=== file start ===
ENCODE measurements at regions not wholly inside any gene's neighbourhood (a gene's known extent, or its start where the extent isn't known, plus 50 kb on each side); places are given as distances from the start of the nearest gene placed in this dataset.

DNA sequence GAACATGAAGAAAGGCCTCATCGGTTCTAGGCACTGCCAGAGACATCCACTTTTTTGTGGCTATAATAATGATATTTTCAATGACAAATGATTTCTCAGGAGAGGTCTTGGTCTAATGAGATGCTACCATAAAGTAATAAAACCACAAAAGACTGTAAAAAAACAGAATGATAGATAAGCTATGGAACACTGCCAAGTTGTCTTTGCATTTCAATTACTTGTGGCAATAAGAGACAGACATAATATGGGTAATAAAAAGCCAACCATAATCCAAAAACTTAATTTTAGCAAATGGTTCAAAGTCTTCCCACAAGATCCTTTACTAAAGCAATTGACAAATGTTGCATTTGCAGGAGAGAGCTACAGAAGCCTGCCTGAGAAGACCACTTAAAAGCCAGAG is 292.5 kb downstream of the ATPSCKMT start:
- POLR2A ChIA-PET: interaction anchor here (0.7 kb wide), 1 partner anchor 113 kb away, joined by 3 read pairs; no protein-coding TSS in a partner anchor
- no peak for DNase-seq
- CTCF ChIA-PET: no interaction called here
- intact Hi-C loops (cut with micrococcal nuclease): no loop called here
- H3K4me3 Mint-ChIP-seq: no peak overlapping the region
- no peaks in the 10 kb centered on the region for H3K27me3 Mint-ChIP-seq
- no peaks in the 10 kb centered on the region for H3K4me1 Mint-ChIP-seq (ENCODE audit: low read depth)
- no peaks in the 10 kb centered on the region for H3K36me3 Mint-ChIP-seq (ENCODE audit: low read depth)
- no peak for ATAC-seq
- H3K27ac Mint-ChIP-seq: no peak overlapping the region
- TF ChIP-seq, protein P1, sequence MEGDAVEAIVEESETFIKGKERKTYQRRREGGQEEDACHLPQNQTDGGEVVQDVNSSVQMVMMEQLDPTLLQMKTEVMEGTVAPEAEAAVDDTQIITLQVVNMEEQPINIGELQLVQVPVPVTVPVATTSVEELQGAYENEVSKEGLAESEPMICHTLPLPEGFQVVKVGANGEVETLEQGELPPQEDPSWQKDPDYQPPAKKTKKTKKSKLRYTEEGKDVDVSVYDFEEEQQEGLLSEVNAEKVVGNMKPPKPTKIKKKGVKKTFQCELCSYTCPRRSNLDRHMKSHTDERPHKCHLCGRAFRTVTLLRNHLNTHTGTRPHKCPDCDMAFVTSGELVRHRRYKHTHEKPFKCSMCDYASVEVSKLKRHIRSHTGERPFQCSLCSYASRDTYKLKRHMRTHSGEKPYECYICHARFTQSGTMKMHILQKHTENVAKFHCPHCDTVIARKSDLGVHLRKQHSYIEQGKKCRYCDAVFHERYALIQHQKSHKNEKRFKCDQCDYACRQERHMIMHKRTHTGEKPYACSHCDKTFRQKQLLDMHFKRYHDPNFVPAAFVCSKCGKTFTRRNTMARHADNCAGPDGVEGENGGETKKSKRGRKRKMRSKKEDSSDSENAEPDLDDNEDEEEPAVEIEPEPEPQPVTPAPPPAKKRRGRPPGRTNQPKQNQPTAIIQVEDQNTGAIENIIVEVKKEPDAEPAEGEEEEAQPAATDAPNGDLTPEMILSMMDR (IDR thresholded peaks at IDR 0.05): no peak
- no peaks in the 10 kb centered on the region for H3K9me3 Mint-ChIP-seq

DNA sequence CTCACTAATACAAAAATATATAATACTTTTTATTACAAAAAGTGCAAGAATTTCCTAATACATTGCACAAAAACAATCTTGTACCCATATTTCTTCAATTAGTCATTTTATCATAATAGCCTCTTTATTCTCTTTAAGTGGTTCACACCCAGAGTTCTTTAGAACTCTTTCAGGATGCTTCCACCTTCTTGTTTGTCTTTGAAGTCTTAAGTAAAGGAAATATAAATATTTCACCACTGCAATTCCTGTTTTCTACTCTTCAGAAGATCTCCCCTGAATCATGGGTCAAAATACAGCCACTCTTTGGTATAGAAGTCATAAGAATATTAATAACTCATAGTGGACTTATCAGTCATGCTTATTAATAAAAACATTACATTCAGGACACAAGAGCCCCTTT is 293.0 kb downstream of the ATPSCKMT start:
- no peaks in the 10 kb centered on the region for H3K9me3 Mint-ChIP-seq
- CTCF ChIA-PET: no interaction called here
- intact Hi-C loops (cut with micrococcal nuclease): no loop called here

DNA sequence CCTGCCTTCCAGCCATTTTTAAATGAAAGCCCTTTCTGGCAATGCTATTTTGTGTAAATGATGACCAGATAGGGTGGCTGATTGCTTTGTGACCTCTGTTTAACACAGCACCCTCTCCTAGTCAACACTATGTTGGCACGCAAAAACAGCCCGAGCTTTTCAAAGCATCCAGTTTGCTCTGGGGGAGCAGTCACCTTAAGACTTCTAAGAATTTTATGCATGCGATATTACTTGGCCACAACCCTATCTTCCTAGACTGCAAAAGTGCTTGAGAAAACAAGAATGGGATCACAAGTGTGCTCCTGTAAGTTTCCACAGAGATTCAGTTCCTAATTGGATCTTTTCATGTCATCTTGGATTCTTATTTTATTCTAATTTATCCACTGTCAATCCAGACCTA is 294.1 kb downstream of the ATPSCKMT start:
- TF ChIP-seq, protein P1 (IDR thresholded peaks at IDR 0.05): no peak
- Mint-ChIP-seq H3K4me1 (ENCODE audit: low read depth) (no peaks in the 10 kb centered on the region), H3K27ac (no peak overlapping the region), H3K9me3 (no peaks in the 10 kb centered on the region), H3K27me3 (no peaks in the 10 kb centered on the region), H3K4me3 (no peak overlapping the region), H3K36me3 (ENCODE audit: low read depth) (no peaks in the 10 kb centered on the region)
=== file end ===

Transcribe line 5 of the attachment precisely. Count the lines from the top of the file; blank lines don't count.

- CTCF ChIA-PET: no interaction called here